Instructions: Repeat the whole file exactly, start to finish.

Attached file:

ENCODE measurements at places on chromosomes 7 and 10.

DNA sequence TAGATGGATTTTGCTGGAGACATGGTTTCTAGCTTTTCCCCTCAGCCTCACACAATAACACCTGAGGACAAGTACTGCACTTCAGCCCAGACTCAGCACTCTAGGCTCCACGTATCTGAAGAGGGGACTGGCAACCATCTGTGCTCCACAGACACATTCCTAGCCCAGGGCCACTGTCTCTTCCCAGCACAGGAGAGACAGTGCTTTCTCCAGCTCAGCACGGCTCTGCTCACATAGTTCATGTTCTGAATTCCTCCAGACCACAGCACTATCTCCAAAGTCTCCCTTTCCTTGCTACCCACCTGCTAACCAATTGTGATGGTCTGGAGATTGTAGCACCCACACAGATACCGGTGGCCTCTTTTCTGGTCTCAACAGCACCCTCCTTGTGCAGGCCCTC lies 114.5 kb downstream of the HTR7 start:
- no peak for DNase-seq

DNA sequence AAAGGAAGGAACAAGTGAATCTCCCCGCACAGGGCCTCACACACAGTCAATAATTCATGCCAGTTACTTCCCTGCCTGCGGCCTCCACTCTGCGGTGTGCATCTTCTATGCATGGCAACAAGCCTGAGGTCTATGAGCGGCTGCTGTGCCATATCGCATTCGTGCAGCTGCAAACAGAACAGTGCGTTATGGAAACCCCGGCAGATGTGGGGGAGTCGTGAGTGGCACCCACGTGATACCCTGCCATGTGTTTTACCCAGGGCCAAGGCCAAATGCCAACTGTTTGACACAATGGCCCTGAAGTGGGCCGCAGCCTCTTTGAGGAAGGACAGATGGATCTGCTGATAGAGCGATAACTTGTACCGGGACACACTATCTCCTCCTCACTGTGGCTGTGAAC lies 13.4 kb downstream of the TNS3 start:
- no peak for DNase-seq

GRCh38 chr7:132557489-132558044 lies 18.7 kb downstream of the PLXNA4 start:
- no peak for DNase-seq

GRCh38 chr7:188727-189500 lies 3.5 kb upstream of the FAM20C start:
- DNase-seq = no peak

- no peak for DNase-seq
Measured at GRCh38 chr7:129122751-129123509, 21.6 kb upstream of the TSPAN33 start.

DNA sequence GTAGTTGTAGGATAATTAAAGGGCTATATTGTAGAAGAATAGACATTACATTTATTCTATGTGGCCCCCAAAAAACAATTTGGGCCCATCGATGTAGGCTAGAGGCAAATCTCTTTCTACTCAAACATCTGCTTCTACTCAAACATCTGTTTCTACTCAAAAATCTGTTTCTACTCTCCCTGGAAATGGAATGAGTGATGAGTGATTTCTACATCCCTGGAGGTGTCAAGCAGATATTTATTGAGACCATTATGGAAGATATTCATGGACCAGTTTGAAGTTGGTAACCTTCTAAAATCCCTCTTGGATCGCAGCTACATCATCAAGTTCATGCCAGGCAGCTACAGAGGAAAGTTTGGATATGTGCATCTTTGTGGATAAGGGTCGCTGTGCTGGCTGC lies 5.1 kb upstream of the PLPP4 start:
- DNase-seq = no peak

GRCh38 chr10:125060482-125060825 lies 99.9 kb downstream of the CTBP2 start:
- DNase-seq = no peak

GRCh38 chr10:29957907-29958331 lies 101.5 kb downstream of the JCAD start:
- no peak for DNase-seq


ENCODE measurements at places on chromosomes 7 and 10.

DNA sequence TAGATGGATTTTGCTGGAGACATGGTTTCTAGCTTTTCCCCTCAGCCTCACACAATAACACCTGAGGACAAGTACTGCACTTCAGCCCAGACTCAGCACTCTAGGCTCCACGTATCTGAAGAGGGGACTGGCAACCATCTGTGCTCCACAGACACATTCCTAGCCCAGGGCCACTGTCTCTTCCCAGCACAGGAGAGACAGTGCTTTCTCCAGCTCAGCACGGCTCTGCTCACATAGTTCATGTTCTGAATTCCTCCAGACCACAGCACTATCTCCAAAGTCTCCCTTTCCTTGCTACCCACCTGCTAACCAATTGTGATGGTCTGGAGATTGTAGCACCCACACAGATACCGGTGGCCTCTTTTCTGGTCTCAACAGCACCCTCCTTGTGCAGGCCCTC lies 114.5 kb downstream of the HTR7 start:
- no peak for DNase-seq

DNA sequence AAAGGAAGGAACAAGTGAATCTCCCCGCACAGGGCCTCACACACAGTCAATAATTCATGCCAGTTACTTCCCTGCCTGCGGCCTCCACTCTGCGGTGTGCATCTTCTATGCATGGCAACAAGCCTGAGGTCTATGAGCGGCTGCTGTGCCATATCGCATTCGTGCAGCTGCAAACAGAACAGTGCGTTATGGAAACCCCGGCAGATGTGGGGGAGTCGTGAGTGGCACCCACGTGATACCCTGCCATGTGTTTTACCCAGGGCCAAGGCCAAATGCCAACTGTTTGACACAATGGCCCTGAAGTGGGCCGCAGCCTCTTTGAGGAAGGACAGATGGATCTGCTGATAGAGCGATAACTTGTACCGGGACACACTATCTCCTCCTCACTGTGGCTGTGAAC lies 13.4 kb downstream of the TNS3 start:
- no peak for DNase-seq

GRCh38 chr7:132557489-132558044 lies 18.7 kb downstream of the PLXNA4 start:
- no peak for DNase-seq

GRCh38 chr7:188727-189500 lies 3.5 kb upstream of the FAM20C start:
- DNase-seq = no peak

- no peak for DNase-seq
Measured at GRCh38 chr7:129122751-129123509, 21.6 kb upstream of the TSPAN33 start.

DNA sequence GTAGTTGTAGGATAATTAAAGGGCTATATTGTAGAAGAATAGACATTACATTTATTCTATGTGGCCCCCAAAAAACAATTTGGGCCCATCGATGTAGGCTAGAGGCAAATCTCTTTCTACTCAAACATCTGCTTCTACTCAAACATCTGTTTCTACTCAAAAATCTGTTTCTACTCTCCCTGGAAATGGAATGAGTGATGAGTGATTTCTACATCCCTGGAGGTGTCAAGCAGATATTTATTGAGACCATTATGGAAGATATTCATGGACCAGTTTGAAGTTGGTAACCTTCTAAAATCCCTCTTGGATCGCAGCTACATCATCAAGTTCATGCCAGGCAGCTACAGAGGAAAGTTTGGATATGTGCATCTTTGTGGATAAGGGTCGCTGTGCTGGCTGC lies 5.1 kb upstream of the PLPP4 start:
- DNase-seq = no peak

GRCh38 chr10:125060482-125060825 lies 99.9 kb downstream of the CTBP2 start:
- DNase-seq = no peak

GRCh38 chr10:29957907-29958331 lies 101.5 kb downstream of the JCAD start:
- no peak for DNase-seq